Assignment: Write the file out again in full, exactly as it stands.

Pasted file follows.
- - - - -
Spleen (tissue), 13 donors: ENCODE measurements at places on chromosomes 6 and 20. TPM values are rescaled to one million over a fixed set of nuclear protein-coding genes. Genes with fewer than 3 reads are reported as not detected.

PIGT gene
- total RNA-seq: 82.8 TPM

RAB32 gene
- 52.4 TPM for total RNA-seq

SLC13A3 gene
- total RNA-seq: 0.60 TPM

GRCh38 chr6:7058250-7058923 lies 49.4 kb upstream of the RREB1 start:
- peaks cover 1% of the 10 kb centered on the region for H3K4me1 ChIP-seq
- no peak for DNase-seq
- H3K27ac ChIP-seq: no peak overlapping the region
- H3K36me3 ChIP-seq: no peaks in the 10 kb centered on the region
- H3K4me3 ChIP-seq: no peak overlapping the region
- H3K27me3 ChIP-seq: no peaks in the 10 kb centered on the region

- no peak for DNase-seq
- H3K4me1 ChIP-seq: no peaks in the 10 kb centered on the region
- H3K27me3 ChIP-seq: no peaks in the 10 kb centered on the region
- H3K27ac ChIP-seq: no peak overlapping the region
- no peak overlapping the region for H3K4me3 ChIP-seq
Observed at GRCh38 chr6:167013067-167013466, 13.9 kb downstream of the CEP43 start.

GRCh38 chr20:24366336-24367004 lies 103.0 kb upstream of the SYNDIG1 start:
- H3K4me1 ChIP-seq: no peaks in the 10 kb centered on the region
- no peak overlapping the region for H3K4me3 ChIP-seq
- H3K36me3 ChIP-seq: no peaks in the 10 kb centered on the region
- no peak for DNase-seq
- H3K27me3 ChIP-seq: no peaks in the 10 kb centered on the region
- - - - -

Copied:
Spleen (tissue), 13 donors: ENCODE measurements at places on chromosomes 6 and 20. TPM values are rescaled to one million over a fixed set of nuclear protein-coding genes. Genes with fewer than 3 reads are reported as not detected.

PIGT gene
- total RNA-seq: 82.8 TPM

RAB32 gene
- 52.4 TPM for total RNA-seq

SLC13A3 gene
- total RNA-seq: 0.60 TPM

GRCh38 chr6:7058250-7058923 lies 49.4 kb upstream of the RREB1 start:
- peaks cover 1% of the 10 kb centered on the region for H3K4me1 ChIP-seq
- no peak for DNase-seq
- H3K27ac ChIP-seq: no peak overlapping the region
- H3K36me3 ChIP-seq: no peaks in the 10 kb centered on the region
- H3K4me3 ChIP-seq: no peak overlapping the region
- H3K27me3 ChIP-seq: no peaks in the 10 kb centered on the region

- no peak for DNase-seq
- H3K4me1 ChIP-seq: no peaks in the 10 kb centered on the region
- H3K27me3 ChIP-seq: no peaks in the 10 kb centered on the region
- H3K27ac ChIP-seq: no peak overlapping the region
- no peak overlapping the region for H3K4me3 ChIP-seq
Observed at GRCh38 chr6:167013067-167013466, 13.9 kb downstream of the CEP43 start.

GRCh38 chr20:24366336-24367004 lies 103.0 kb upstream of the SYNDIG1 start:
- H3K4me1 ChIP-seq: no peaks in the 10 kb centered on the region
- no peak overlapping the region for H3K4me3 ChIP-seq
- H3K36me3 ChIP-seq: no peaks in the 10 kb centered on the region
- no peak for DNase-seq
- H3K27me3 ChIP-seq: no peaks in the 10 kb centered on the region